At HistoricalIndex, we're committed to delivering accurate, trustworthy information. Our expert-authored content is rigorously fact-checked and sourced from credible authorities. Discover how we uphold the highest standards in providing you with reliable knowledge.
Annexation is an activity in which two things are joined together, usually with a subordinate or lesser thing being attached to a larger thing. In strict legal terms, annexation simply involves a consolidation or joining, but many people use the term specifically to discuss the annexation of territories by nations which feel that they have a claim on them. A number of nations expanded their political power through annexation historically, although the United Nations no longer recognizes annexation as a legitimate political tool.
In a legal sense, when something is annexed, it is appended or added to something else. For example, someone might annex a will by adding a codicil which changes the terms, or annex personal property by attaching it legally to a piece of real estate. Annexation in the legal community does not carry the same implications that others forms of annexation do.
Within a nation, incorporated entities can choose to annex neighboring land. This decision is usually made when a settled area wants to expand, or when it is already offering services to people outside its boundaries, and it wants to create a more formal arrangement. Usually, annexation is only allowed if the residents of the land being annexed vote to support it on a ballot, and annexation is sometimes opposed because people fear higher tax rates and other issues which may crop up when land is annexed by a larger neighboring city.
In the international community, annexation involves a nation laying claim to a territory and declaring that the territory is now part of the annexing nation. For example, the United States annexed Hawaii in 1898 with the goal of expanding control in the Pacific. These types of annexations often take the form of a takeover, in which a larger and more powerful state exerts control over a smaller territory or nation, effectively forcing it to join. Some people refer to this activity as a grab for land or power, as it is usually done with the goal of benefiting the nation doing the annexing.
After the Second World War, the United Nations passed a resolution condemning annexing, and stating that future annexations of territory would not be recognized by the international community, thereby invalidating them. This was done in part as a reaction to the annexations utilized by Germany to gain control over continental Europe during the war. A handful of annexations have occurred since this period, usually in a legal gray area which makes it difficult to categorically determine that they should be classified as annexations.
Frequently Asked Questions
What is annexation in the context of international law?
Annexation in international law refers to the forcible acquisition of one state's territory by another state, typically without the consent of the former. It is generally considered illegal under modern international law, as it violates the principle of territorial integrity and self-determination of peoples. The United Nations Charter specifically prohibits the acquisition of territory by war, making annexations resulting from aggression illegitimate in the eyes of the international community.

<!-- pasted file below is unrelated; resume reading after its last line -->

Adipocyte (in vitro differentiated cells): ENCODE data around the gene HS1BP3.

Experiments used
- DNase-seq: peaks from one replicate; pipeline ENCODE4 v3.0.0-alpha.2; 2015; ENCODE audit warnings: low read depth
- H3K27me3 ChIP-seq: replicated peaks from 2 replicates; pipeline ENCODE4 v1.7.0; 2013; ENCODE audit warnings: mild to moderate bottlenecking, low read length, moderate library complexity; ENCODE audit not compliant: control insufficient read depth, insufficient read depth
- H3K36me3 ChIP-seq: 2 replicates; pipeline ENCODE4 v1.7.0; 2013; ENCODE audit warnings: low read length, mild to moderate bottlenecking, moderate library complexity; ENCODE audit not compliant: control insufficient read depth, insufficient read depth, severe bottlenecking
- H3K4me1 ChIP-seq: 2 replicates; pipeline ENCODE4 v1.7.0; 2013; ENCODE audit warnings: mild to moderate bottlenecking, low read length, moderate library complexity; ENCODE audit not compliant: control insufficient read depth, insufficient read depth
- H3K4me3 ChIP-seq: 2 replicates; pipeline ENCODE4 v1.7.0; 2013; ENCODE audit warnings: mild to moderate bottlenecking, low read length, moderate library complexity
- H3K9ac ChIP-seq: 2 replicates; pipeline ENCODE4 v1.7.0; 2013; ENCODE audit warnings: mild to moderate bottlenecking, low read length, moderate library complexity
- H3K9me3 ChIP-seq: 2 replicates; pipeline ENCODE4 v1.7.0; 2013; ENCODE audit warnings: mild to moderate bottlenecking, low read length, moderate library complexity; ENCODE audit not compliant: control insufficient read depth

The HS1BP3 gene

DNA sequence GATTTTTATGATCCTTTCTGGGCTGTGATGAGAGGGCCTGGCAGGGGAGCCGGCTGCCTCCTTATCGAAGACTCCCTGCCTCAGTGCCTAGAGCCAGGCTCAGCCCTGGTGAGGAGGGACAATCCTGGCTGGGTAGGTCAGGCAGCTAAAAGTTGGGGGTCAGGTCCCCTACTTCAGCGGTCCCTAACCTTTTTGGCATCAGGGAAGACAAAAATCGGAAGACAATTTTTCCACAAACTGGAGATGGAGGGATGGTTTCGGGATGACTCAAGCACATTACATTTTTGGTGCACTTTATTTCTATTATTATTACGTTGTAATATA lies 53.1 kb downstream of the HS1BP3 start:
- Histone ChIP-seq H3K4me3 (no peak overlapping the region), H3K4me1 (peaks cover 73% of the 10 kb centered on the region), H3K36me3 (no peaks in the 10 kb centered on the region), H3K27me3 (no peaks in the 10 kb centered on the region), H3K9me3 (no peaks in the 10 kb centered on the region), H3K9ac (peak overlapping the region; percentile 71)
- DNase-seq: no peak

How does annexation differ from cession and occupation?
Annexation differs from cession and occupation in terms of legality and process. Cession is the transfer of territory through a legal agreement, often after a war or as part of a treaty, where the ceding country voluntarily gives up the land. Occupation, on the other hand, involves the military control of a territory without formal annexation. While occupation may be temporary and often occurs during wartime, annexation is a permanent claim and change of sovereignty.
Can annexation be considered legal under any circumstances?
Annexation can be considered legal if it is done with the full consent of the affected state and its people, typically through a treaty or a plebiscite. For example, the reunification of Germany in 1990 was a form of annexation that was widely recognized as legal because it was conducted with the agreement of both East and West Germany and the approval of the international community.
What are some historical examples of annexation?
Historical examples of annexation include the incorporation of the Republic of Texas into the United States in 1845, the annexation of the Kingdom of Hawaii by the United States in 1898, and the annexation of the Baltic states by the Soviet Union in 1940. More recent examples include the annexation of Crimea by Russia in 2014, which has been widely condemned by the international community and remains a subject of ongoing dispute.
What are the potential consequences of annexation for the global community?
The consequences of annexation for the global community can be significant, leading to international condemnation, economic sanctions, and a breakdown in diplomatic relations. It can also result in regional instability and conflict, as it often involves the violation of international law and the rights of the people within the annexed territory. The annexation of Crimea by Russia, for instance, led to sanctions by the United States and the European Union, as well as a persistent state of tension in Eastern Europe.